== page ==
Channelling Churchill: Tips for new law graduates and their supervisors

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March is an exciting time as a new cohort of law graduates are warmly welcomed into firms.  Entering the world of private practice law is a bit like travelling to an exotic overseas destination - the whole trip will be great, but there will be days that aren’t much fun.  When the going get’s tough for both graduates and their supervisors remember the wise words of Winston Churchill.  He might not have been much of a painter based on his 1947 painting of Marrakesh, but he did know a thing or two about performance under pressure.   With acknowledgement to the International Churchill Society (no, I’m not making this up) which of these quotes can you channel when you find yourself in strange territory?

“Time and money are largely interchangeable terms”

Churchill made this observation while working in a senior treasury role in 1926. The business of law requires the charging of time and for new graduates the dark art of time recording. Sarah Powell writing of her experience in BigLaw gives practical tips on time recording. Start with a verb in the present tense (analyse, examine, attend, assist) and show movement or progress so it can be understood by the person preparing the final client invoice. Don’t be tempted to “desktop discount” and under record your time. It’s the most important way for others to see how hard you are working and how long tasks are taking. Everyone takes longer when they start doing something new.

Senior lawyers who delegate and check work are making a trade off between the time it takes to do the task themselves and the time to delegate, coach, check and finalise your work. Some will be prepared to make the investment in your development with a smile on their face, others will be focusing on the time lost and the time that will need to be spent making your work client ready. Hold conversations up front about the time and budget allocation for a task, the time others will need to check your work and the amount that will likely be written off on the final invoice. At all cost avoid surprises because everyone’s time is valuable.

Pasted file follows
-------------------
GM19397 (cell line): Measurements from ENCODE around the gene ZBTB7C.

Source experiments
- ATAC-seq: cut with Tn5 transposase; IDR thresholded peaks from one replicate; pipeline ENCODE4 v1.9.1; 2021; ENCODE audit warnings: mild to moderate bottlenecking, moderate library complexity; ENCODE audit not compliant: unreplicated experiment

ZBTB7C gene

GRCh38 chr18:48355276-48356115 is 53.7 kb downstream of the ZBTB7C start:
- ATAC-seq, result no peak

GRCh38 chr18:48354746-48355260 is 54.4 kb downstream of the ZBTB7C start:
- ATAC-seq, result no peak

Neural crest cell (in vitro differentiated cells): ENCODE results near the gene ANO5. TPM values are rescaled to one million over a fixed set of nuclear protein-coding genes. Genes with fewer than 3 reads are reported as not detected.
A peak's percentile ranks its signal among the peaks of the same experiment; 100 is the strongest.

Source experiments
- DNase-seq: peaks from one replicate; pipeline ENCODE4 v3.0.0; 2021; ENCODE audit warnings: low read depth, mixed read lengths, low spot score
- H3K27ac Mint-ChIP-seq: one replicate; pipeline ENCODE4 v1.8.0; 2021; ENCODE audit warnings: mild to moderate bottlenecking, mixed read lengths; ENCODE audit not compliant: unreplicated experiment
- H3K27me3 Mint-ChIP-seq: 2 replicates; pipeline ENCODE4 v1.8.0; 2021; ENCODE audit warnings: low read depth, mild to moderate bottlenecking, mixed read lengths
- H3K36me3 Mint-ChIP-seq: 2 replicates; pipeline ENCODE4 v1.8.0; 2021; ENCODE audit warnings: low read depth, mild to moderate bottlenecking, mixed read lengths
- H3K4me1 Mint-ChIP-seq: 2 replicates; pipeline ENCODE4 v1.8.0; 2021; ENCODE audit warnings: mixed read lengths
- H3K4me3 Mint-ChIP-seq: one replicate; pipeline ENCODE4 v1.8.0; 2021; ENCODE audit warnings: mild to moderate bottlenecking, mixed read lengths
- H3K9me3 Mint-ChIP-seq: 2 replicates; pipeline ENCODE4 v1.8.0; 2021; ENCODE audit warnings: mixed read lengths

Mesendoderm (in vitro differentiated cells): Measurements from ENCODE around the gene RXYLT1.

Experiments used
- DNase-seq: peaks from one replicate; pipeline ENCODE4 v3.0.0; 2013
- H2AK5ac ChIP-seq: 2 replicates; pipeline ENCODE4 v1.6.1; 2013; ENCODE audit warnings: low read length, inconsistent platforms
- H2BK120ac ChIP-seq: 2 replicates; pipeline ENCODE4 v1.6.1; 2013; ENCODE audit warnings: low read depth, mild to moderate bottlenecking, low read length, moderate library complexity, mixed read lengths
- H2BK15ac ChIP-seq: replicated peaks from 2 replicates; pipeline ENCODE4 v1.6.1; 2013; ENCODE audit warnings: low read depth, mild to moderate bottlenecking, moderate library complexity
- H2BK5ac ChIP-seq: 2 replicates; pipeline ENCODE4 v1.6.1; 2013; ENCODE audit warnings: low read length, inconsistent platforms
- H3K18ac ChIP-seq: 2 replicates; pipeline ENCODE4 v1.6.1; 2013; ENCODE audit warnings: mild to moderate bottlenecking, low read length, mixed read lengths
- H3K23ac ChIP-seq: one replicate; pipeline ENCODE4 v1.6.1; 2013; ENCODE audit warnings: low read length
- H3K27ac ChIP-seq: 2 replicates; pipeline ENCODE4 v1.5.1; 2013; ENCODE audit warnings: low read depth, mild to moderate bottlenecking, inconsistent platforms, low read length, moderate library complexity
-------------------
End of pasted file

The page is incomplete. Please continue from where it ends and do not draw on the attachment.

“You must look at facts because they look at you”

If you want to secretly torture the person who is taking the time to supervise your work, not paying attention to details is the best way to do it. Before Churchill entered politics he was a journalist for a short time. If you have ever been irritated by a simple error in a newspaper, blog or book and it made you doubt the accuracy of other things the author said, then you are getting close to understanding the extreme frustration of busy senior people who find simple errors in your work. Grover Cleveland’s short and entertaining book Swimming Lessons for Baby Sharks captures it beautifully. “Before senior lawyers can trust you with more complex work, you have to demonstrate that you can perform stellar work dependably on easier tasks”.

For supervisors give people a couple of chances before you make up your mind that they can be trusted with details or not. Everyone will make a mistake now and then and it’s easy to overreact if the stakes are high, you are tired and the quality of the final product is paramount. When it becomes a pattern or there is not genuine remorse for the error it’s time to raise the issue with the person and take it further if things don’t improve. It’s tempting to just decide not to give that person now perceived as unreliable or lacking attention to detail any further work. Unfortunately everyone loses in that scenario - senior lawyers won’t have the support they need resulting in doing the work themselves and the graduate lawyer isn’t getting the experience to learn on the job.